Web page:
Thursday 2 February 2012, 12:20 | By CMU Editorial
Playlist: The Great Escape 2012 Part 1
As you all know by now, each year for three days in May The Great Escape takes over Brighton, with a music industry convention programmed by CMU and a festival featuring performances from over 300 live acts. This week the first batch of said artists was announced, with already enough to fill a few months worth of quality gig going, let alone three days of seaside festival action.
The first headline act, who will play at Brighton’s Dome venue, is the Africa Express Sound System, a collaboration between African artists from a variety of different genres, cultures and generations. Other artists already on the bill range from those on the verge of being household names to acts still making their way onto the scene. There’s plenty to be excited about, and here the team at CMU have pulled together ten artists we’re particularly looking forward to seeing.
For the full line-up so far, click here.
01 Nils Frahm – Familiar
Deutscher composer and producer Nils Frahm released his latest solo album ‘Felt’ via Erased Tapes last year. ‘Familiar’, which is taken from said LP, evokes a low-key intimacy with its dulcet piano chords and soft overspill of bells.
02 Grimes – Heartbeats
Ethereal cut ‘Heartbeats’ features on ‘Halfaxa’, the second album from alt-pop oddity Grimes, which is the moniker of Montreal’s Clare Boucher. She’s set to release new album ‘Visions’, her first on the 4AD label, on 12 Mar.
03 Graphics – There’s A Way Back
London-based bass producer Graphics makes prime use of a woodblock/cowbell combo in ‘There’s A Way Back’, a single released late last year on GETME!
04 Com Truise – VHS Sex
The sticky, slow-dive electronica of ‘VHS Sex’ is the work of US maestro Seth Haley, who loosed his debut album ‘Galactic Melt’ to broad acclaim last year.
05 Doldrums – I’m Homesick Sittin Up Here In My Satellite
As lifted from producer Airick Woodhead, aka Doldrums’ ‘Empire Sound’ EP, ‘I’m Homesick Sittin Up Here In My Satellite’ incorporates a variety of samples from jazz drum solos to Bollywood strings into a tense, creeping pop song. And what’s more, Woodhead brings his vocals out from underneath the effects and shows he can really sing.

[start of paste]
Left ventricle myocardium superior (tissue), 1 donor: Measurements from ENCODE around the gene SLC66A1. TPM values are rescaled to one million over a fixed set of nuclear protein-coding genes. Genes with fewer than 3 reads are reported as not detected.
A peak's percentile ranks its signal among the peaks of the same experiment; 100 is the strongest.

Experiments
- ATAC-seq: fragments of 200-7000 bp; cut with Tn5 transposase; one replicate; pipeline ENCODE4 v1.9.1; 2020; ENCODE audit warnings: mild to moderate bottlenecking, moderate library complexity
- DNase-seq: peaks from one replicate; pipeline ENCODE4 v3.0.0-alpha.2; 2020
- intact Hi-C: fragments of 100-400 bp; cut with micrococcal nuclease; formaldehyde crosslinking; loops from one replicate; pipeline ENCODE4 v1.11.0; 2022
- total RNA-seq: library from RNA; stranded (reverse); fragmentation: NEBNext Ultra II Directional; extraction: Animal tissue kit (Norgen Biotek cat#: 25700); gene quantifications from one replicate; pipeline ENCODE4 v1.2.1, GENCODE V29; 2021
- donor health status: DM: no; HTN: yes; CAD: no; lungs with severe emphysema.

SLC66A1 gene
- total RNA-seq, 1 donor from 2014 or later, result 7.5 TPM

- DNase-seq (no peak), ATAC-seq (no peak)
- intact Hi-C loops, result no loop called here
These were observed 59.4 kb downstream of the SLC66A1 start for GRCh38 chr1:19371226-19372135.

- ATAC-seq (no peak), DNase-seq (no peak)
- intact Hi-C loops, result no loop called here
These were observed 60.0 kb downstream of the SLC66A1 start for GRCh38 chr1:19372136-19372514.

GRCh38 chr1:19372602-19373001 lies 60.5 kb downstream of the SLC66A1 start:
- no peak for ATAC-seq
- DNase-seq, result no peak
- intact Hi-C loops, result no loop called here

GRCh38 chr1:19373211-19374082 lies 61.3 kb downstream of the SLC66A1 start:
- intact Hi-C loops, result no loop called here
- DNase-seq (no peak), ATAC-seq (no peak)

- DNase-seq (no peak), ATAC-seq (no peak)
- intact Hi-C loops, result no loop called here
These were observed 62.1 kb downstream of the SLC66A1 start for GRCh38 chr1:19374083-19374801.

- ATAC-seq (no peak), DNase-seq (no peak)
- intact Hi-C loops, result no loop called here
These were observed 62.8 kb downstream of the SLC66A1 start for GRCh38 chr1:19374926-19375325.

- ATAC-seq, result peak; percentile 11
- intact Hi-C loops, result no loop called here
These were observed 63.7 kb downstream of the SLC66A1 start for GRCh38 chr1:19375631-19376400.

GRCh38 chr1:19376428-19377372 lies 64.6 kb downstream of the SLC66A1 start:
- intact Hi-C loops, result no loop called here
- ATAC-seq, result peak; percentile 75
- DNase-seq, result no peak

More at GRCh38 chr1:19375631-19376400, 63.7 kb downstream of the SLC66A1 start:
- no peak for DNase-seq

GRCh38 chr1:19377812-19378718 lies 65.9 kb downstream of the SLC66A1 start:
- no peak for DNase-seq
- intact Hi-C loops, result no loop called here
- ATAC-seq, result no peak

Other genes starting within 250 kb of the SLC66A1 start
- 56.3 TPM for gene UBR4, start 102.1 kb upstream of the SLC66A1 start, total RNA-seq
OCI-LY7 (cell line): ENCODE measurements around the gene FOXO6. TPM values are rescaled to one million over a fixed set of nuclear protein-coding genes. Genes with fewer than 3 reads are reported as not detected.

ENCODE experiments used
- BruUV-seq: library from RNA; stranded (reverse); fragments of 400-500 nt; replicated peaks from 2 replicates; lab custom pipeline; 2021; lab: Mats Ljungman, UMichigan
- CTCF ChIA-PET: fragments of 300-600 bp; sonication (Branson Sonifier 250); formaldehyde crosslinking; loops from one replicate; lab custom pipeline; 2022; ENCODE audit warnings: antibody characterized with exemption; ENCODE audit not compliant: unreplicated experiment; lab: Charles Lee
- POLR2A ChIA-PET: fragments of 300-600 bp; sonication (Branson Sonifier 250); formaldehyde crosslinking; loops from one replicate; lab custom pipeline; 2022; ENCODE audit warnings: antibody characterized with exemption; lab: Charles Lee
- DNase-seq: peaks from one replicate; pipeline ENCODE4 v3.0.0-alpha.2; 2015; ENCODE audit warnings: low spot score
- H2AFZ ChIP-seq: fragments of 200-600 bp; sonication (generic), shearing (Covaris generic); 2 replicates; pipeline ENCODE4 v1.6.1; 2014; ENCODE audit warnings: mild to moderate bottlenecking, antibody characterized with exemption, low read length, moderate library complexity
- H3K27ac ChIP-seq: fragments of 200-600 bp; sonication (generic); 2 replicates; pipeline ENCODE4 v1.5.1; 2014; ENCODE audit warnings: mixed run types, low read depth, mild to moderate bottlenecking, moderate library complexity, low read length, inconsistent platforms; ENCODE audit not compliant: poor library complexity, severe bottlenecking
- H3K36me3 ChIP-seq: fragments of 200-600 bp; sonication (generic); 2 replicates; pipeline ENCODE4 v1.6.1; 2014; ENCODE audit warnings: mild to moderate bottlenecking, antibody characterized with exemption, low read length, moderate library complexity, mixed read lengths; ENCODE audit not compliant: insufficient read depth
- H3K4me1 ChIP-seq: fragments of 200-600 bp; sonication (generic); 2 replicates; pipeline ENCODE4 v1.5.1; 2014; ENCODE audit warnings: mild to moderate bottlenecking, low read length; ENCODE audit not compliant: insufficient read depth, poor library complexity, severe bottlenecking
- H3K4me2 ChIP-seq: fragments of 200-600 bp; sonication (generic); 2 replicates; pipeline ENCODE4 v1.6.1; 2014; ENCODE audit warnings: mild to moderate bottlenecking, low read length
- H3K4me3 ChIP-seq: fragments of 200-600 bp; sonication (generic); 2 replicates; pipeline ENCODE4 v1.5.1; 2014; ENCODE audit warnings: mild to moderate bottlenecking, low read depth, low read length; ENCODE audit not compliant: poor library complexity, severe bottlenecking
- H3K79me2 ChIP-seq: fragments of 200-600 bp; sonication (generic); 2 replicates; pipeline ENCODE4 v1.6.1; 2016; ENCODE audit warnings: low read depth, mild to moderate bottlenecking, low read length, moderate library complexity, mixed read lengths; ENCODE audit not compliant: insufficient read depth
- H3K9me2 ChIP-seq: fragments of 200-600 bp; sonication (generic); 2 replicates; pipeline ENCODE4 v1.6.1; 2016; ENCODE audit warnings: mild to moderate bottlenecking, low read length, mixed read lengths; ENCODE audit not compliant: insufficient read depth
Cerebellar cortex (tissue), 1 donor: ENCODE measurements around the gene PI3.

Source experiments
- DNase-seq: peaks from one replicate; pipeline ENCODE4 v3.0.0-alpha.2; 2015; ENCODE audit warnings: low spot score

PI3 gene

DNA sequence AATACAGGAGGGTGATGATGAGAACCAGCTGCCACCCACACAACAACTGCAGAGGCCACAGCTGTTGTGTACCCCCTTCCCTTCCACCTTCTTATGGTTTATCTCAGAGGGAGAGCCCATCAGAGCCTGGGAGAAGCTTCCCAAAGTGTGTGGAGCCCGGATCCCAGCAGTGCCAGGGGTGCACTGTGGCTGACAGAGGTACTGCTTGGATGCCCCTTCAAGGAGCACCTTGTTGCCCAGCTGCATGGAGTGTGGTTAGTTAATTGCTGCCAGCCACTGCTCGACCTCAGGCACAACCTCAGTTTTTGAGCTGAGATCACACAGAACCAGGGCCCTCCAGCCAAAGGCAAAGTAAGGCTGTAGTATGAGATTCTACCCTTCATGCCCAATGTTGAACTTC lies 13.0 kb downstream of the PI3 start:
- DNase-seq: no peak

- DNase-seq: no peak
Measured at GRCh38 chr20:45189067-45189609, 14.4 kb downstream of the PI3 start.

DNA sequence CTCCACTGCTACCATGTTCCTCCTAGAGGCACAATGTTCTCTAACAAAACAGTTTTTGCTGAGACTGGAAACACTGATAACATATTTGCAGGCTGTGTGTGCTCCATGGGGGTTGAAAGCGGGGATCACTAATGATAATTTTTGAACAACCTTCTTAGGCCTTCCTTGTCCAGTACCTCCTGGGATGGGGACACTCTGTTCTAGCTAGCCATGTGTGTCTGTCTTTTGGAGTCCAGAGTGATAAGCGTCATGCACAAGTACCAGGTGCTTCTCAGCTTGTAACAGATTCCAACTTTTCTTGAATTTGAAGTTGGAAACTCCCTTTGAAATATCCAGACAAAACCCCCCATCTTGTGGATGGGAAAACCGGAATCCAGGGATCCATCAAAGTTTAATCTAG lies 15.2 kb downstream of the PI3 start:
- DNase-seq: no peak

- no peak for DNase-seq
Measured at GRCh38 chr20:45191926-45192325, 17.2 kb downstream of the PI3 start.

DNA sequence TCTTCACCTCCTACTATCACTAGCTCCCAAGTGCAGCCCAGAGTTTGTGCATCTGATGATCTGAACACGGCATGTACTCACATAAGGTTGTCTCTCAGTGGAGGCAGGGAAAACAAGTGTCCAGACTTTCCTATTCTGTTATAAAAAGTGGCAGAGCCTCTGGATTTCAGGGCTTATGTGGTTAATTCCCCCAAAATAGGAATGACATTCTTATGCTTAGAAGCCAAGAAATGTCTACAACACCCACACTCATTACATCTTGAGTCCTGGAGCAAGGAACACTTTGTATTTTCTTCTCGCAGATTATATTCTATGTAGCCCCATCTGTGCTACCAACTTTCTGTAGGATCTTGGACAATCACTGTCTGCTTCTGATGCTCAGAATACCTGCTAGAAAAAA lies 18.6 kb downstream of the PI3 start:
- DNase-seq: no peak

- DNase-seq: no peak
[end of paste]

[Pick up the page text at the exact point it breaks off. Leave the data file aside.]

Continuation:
06 Friends – I’m His Girl
Based in Brooklyn, four-piece Friends have been the subject of some considerable music press hype, not least the honour of being the only indie band on this year’s BBC Sound Of shortlist. Recent single, ‘I’m His Girl’, is Friends’ backwards glance at 1980s rap-era Blondie, riding on a cadent bass riff and singer Samantha Urbani’s chic street banter.
07 Zulu Winter – Never Leave
‘Never Leave’ was the bold opening gambit from art-pop quintet Zulu Winter, recent inductees to the [PIAS] fold. Encircled by a glow of surging bass and synths, this ball of sound rolls ever more urgently forward, striking its target with a great chorus.
08 Alt-J – Matilda
This currently very buzzy Leeds-based quartet are named after the keyboard shortcut for the ∆ symbol and their website comes with a warning that it could cause seizures. Despite what preconceptions this might bring, their music is actually fairly laidback guitar-based fare, led by frontman Joe Newman’s unusual and intriguing voice.
09 Jamie N Commons – The Preacher
We first heard Jamie N Commons in the CMU office about a year ago and were instantly struck by his voice, which belies his young age – he’s just 22. ‘The Preacher’ does a fine job off lulling you into thinking you’re listening to yet more pleasant Americana before sucker punching you in the forehead with its chorus.
10 Dry The River – Lion’s Den
Dry The River’s debut album, ‘Shallow Bed’, due out in March, is also surprisingly intense. ‘Lion’s Den’, its closing track, however, is fairly sedate to begin with, but builds to a crescendo that clearly needs to be heard live.